You’re on the phone with a client, prospect or colleague, trying to convince them. They want what you have to offer, but are hesitating. Yes or no? Should they take you up on your offer or not?
Some people have a natural knack for convincing others. Some have to work on it. In both cases, learning some powerful persuasion techniques can improve your success rate and open doors for you.
The study of persuasion is an enormous field; there have been hundreds of studies and years of research done to see how we can persuade others better. Here are some of the best tips researchers have found.
The Yes Cycle
We humans like being consistent. This is entrenched in our interaction patterns as well. So, if you ask a few questions before asking the person about your offer, questions where you know the answer will certainly be yes - there is a much bigger chance they will say yes to whatever it is that you are proposing.
For example, John remembered hearing from his colleague that the executive manager of the company he is offering a proposal to went to Holland on holiday with her fiance. Here’s how he can use it to his advantage:
“So, Katie, how is your summer coming along? Did you end up going to Holland on vacation?”
“Yes, I did, it was great! Thanks for asking.”
“I’m so glad to hear that. And did Tim come along?”
“Yes, we had a fabulous time. Holland is a beautiful place to visit.”
“I agree. Now, tell me, do you think the proposal I suggested would be of benefit to your company?”
Now that Kate is already involved in the Yes Cycle, her answer will most likely be, “Yes.”
Borrow Experts’ Authority
If you are a prominent leader in your field, your caller may trust you just based on your reputation and authority. But if you aren’t known as an expert yet in your field, you can still use authority to persuade the other party - namely, the authority of others.
You can borrow experts’ authority by quoting them or mentioning things they have said, and using their name. Trust by association is a very powerful persuasion tool.
Concrete Facts Concretize Your Point
Most people make their decisions based on emotion. Yet immediately after they make their decision, they are anxious to prove to themselves and others that they made the right logical choice.
You can use this in your favor to make your argument more persuasive. As you talk, google relevant numbers, figures and facts to back up your points. These facts are things your clients will be repeating to themselves as they make their decision, and will repeat to others when they want to make sure they’re making the right choice. As a bonus, you will sound extremely knowledgeable, which will raise people’s trust in you.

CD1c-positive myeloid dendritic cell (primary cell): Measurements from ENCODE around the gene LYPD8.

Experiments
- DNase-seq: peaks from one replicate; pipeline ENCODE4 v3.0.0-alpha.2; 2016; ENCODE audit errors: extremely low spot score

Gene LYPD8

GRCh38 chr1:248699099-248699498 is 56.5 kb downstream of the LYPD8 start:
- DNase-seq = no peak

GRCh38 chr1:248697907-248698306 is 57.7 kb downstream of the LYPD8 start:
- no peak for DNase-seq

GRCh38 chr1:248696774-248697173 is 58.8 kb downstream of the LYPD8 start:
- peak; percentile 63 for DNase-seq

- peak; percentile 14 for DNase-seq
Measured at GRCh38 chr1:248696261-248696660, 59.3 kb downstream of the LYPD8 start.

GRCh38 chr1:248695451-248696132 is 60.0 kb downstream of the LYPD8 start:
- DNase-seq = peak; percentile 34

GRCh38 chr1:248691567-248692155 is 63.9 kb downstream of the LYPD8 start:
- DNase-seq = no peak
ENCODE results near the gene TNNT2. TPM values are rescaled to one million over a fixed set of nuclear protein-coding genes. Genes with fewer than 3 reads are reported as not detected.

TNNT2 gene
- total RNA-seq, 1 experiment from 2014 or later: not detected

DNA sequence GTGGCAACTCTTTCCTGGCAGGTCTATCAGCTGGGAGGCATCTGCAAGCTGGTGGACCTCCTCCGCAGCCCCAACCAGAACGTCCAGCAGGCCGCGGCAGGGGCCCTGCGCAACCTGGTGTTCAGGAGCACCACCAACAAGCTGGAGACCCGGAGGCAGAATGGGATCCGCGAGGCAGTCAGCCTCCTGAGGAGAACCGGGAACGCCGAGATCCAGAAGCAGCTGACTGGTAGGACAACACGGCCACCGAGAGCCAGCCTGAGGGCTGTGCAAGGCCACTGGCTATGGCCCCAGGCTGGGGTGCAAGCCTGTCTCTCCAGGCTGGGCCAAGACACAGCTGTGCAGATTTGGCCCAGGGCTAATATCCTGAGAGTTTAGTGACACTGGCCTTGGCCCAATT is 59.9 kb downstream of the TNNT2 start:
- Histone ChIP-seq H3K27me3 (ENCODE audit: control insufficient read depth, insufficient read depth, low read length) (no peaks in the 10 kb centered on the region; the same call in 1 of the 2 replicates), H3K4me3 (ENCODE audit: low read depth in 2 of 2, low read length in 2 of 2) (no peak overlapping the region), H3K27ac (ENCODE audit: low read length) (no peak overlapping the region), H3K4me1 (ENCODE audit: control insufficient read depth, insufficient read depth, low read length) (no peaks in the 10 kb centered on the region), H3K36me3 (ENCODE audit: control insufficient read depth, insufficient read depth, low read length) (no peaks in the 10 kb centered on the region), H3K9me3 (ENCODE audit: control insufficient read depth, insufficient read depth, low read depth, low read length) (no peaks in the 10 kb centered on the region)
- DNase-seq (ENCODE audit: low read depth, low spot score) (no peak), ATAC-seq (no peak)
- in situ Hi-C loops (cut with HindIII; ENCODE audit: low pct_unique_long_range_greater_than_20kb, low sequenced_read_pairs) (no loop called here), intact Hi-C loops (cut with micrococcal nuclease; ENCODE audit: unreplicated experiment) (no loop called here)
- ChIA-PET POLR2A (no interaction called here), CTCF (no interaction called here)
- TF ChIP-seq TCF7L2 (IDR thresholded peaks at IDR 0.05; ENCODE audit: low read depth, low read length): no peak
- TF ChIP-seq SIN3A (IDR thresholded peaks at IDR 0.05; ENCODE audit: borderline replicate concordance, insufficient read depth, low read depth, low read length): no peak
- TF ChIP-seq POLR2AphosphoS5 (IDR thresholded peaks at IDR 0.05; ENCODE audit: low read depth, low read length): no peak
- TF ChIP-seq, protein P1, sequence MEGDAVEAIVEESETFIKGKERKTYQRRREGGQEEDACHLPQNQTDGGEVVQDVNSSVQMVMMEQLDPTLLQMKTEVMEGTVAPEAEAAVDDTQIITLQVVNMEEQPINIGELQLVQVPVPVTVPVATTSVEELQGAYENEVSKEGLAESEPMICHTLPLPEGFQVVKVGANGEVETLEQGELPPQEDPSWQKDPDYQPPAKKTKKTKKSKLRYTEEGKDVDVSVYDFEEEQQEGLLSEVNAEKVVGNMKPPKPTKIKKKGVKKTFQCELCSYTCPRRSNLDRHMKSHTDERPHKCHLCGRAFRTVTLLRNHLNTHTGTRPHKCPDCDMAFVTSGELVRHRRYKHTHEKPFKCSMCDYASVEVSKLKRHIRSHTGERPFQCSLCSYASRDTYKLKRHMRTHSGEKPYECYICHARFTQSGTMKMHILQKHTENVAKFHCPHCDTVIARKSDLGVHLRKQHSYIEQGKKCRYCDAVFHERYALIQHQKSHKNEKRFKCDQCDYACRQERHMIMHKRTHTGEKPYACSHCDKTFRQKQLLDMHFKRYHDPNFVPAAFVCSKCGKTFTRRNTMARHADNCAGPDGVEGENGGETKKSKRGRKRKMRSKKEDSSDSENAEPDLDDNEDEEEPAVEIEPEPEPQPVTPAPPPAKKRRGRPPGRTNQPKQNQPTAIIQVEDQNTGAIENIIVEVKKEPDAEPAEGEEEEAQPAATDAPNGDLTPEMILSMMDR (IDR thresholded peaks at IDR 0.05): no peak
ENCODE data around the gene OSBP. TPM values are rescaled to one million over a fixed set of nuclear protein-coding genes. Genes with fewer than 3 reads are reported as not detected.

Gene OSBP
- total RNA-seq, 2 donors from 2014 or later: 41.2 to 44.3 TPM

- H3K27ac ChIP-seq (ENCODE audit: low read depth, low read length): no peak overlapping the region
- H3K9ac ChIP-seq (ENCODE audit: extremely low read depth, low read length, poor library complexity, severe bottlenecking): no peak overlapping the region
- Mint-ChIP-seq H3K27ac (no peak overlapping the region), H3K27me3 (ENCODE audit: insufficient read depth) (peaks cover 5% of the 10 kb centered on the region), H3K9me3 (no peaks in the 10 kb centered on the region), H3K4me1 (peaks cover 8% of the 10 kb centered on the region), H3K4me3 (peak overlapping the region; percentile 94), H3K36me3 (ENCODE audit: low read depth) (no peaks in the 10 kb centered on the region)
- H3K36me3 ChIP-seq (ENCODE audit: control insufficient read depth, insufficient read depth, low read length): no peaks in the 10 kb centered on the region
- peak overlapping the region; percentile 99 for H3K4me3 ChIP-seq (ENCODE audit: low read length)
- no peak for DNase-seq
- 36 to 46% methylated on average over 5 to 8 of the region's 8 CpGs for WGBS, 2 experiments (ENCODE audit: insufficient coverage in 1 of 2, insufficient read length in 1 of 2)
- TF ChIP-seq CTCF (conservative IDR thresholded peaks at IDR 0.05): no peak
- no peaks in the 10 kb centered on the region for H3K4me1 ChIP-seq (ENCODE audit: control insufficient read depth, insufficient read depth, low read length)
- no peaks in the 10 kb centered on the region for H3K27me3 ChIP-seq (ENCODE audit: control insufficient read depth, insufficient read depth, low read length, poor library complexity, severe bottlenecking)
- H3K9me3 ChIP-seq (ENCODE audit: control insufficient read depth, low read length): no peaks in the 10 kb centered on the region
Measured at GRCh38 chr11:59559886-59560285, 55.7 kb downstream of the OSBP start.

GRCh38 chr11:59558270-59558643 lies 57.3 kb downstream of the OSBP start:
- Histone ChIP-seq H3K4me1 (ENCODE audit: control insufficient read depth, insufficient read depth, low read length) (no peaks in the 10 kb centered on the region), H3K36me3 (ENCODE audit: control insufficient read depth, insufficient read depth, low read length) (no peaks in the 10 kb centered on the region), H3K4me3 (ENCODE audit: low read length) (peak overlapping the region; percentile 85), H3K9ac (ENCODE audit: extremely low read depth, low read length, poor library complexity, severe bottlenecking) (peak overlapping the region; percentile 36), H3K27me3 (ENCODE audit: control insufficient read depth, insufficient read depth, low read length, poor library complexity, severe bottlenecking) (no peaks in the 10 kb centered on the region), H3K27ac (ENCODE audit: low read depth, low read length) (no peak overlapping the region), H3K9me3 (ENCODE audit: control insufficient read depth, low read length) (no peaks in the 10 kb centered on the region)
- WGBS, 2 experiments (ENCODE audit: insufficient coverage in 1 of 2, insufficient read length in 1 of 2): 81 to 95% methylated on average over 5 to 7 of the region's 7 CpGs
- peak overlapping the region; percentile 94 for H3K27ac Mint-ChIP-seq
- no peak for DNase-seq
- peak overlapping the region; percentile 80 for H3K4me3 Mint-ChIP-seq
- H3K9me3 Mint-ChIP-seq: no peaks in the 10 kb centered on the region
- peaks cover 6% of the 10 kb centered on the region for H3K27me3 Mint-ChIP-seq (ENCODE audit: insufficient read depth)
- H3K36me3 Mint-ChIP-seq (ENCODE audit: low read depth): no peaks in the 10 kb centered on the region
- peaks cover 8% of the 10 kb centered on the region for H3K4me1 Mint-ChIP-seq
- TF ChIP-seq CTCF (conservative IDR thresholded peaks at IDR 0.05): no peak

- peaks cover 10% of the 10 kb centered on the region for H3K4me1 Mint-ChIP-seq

The Power of Questions
Ask questions. Questions build a rapport and a flow between you and your client. People will feel like you are interested in what you have to say and will be more amenable to what you suggest later on. Take mental or physical notes as they answer; using personal details later on when making your point to persuade them will win you lots of persuasion points.
Use Words that Work
Use connectors like because, that is why and therefore. Studies show that our brains are trained to accept the statement that comes after these connector words as fact, even when that is not the case. For example, in one famous study, an experimenter stood in line to make copies and asked everyone on the line, “Excuse me, I have five pages. May I use the Xerox machine because I’m in a rush?” 94% of the people agreed.
In the next line, he asked the people waiting there, “Excuse me, I have five pages. May I use the Xerox machine?” – 60% of the people agreed.
You probably think the difference was because of the reason she gave. But the next experiment proved otherwise…
“Excuse me, I have five pages. May I use the Xerox machine because I have to make some copies?”
93% of the people waiting on line agreed, despite the fact that the reason given made no sense; everyone there was waiting to use the copy machine because they had to make copies! Yet only 1% less people agreed when as when a real reason was given - because he used the word because.
Cialdini’s Rule of Reciprocity
Robert Cialdini was a master of persuasion. He wrote an entire book called “Influence: The Power of Persuasion.” One of his best techniques was reciprocity.
Simply put, we humans don’t like being in someone else’s favor and not returning the gesture. If you hold the door open for me, I will feel obliged to pick up your pen when it drops to the floor.
Doing your caller a favor - even a small one, like giving them some helpful advice or telling them you will check up the status of their account just for them, will make the other party eager to reciprocate the favor. When you ask them if they would like to buy a plan, upsell, or partner with you on a venture - they will now be much more inclined to say yes.
Your clients are always looking to see what others in the industry are up to. We all have fears of making the wrong decision, and knowing that others who are like us are making the same choices is a great cure for indecision and fear.
How can you use this to your advantage? If their competitors are doing whatever it is that you are offering them - mention that. If leading corporations in their industries are utilizing this solution - let them know.
Once they know that others like them have made the same choice, it will be much easier for them to join the bandwagon.
Persuasion is a powerful tool for you to use to help your business grow . Practice using these persuasion techniques, and monitor the results - it is incredible to see how subtle changes to your conversation can lead to positive results.